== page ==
Moving ahead 900 years, the question of stability was a big area for analysis and innovation for the Wright brothers. They studied birds at length and concluded that to be able to fly, they needed to be able to react to turbulence – they designed a twisting wing section to address the problem. They also built themselves a wind tunnel so they could analyze different wing sections and angles and how they behaved in varying wind speeds. Their first flight was competed on 17th December 1903 but was not widely recognized at that time. I was surprised to learn that they faced several years of skepticism in the USA before recognition of their achievements.

Orville Wright's  first powered flight at Kill Devil Hills on the North Carolina coast 17th December 1903
Orville Wright's first powered flight at Kill Devil Hills on the North Carolina coast 17th December 1903


 

At the end of his talk David McCullough drew some lessons for the audience from the Wright brothers’ success. They had no formal college education in science or engineering, but they had a deep and wide curiosity that, coupled with access to an excellent public library in Dayton, Ohio, enabled them to contribute hugely to the genesis of aeronautical engineering. Self-reliance was another of their attributes.  A government funded project that was running at the same time cost $70,000 and was a complete failure. In comparison the Wright brothers’ total expenses for the period from 1900 to 1903 when they developed the Flyer (including costs for materials and for traveling to and from Kitty Hawk North Carolina) were $1,000, money they raised from their bicycle business. I saw something of these same traits of independence and single-mindedness in the makers that I talked to on my visit to the i3 workshop in the same week I was in Detroit.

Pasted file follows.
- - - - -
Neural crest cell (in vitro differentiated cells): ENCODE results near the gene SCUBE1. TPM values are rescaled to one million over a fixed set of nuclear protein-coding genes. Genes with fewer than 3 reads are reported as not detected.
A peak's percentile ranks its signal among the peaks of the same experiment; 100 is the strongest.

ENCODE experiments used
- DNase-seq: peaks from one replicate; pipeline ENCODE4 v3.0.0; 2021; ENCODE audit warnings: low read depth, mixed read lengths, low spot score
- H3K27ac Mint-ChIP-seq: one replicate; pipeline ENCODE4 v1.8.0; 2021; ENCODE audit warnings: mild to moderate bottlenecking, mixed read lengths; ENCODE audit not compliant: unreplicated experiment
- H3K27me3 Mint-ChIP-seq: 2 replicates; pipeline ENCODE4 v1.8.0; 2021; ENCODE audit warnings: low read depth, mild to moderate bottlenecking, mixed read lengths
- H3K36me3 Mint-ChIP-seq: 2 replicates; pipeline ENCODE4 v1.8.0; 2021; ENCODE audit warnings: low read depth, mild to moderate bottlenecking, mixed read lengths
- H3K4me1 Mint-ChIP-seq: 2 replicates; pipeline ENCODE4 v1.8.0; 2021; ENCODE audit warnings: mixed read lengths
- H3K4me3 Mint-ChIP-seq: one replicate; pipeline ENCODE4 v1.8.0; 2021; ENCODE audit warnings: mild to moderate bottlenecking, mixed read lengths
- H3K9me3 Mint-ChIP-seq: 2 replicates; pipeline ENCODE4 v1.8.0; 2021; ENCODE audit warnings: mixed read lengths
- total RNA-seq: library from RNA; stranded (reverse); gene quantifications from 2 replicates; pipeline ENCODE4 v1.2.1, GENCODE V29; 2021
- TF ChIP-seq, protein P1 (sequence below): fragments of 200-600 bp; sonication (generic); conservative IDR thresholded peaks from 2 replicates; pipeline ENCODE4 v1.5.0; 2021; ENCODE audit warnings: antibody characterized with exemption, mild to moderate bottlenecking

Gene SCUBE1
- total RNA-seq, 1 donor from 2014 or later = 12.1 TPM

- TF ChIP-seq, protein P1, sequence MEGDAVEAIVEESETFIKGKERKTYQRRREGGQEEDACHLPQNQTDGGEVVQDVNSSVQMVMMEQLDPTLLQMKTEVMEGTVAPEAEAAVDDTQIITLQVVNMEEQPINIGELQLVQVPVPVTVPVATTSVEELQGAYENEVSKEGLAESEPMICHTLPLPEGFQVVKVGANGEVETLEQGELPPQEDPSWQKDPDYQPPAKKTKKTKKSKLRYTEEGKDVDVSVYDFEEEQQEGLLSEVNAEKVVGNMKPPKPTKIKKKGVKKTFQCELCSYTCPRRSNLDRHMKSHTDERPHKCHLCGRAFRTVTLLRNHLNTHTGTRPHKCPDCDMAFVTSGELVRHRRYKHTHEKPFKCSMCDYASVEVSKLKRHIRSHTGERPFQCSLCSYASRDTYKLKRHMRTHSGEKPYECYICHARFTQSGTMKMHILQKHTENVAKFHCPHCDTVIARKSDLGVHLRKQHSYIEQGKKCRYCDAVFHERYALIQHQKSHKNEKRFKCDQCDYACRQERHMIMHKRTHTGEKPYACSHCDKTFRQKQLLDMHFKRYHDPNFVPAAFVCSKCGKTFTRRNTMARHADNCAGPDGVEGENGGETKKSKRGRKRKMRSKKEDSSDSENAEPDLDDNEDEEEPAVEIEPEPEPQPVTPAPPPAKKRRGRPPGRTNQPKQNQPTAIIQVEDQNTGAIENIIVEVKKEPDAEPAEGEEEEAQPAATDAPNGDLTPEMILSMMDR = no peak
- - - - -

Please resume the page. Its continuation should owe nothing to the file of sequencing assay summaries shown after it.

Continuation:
The Solid Edge Facebook page showcases many new product ideas and innovations submitted by our users
The Solid Edge Facebook page showcases many new product ideas and innovations submitted by our users


 

David McCullough concluded, “The love of learning should never leave us through life” – a message that we engineers can apply by expanding our horizons with interests and projects that take us out of our comfort zone. I see some great examples of this on our Solid Edge Facebook page where designers of all ages are submitting examples of their work. If you scroll through the diverse design ideas on that page you may see some seeds of significant new innovations and maybe discover a new Wilbur or Orville Wright.
Comments
Siemens Visionary
Very nice post, I especially liked the part about the flying Monk.
N/A
I like the conclusion. I got that from a teacher at university long ago too, that all these 'experts' often fail, but then the amateurs will manage to finish it. Or, as some one said: "Everybody told that this will not work, but then some came who was not aware of it and did it."
On a side note, the Wright brothers are famous for first in flight with a engine, which is controversial at least outside USA. Others are famous for gliding flight, e.g. Otto Lilienthal in Berlin. Again, most of these guys haven't been experts, they just had a dream.